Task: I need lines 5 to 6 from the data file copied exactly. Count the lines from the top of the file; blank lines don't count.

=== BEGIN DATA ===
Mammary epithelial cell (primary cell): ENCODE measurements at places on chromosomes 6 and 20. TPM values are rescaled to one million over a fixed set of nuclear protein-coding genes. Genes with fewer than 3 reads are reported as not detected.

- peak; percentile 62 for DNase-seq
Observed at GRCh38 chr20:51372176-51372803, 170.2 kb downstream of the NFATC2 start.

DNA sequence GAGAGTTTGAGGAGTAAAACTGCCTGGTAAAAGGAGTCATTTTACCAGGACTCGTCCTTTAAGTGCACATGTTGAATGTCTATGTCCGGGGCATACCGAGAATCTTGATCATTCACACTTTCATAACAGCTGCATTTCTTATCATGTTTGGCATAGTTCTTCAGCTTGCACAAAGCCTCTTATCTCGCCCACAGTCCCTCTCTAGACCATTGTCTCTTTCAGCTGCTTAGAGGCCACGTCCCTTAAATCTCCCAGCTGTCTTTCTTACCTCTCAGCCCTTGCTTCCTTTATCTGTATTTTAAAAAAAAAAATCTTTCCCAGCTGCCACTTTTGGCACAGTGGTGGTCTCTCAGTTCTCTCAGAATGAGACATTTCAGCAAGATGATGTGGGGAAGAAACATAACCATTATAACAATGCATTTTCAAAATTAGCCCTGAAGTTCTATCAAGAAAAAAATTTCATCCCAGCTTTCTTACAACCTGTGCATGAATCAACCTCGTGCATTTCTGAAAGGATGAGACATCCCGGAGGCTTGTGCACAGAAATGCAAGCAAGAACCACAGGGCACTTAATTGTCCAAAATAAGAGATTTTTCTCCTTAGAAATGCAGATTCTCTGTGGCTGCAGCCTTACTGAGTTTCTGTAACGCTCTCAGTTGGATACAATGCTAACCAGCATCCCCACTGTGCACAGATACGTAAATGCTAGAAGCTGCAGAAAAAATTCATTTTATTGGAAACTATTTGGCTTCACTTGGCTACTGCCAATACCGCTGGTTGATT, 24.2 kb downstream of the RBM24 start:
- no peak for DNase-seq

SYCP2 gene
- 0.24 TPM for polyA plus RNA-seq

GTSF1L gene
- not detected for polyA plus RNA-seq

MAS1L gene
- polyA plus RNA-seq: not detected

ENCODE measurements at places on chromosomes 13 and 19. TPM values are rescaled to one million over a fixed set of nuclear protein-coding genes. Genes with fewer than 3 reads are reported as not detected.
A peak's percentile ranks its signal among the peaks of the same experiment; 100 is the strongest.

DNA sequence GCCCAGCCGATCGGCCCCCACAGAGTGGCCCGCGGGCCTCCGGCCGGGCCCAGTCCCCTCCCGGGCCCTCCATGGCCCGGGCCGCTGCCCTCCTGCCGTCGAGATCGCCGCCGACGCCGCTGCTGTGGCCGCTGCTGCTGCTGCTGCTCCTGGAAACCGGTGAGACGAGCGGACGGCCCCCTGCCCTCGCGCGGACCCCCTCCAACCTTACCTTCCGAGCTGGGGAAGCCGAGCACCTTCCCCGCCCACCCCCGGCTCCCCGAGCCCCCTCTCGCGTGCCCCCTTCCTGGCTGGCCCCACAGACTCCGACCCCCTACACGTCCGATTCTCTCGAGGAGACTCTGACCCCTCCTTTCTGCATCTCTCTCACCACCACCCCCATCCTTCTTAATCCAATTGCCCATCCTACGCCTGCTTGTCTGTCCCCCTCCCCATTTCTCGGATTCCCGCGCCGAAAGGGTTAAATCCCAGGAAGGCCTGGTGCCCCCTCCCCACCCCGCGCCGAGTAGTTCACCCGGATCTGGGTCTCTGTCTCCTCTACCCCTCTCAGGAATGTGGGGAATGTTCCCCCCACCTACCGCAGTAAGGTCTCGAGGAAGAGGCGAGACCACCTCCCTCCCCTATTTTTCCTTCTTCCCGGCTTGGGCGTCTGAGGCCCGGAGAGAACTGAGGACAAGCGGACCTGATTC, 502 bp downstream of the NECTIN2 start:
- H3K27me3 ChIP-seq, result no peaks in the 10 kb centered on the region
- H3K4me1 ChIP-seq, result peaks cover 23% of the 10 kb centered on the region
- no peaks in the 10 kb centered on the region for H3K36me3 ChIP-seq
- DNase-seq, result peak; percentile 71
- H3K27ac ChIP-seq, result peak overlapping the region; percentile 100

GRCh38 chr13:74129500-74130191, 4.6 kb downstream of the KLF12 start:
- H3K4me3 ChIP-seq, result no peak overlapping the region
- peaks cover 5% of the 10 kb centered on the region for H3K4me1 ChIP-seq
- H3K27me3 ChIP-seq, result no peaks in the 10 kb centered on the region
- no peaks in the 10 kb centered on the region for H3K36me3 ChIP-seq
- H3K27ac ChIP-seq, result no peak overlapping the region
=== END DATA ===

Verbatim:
- no peak for DNase-seq

SYCP2 gene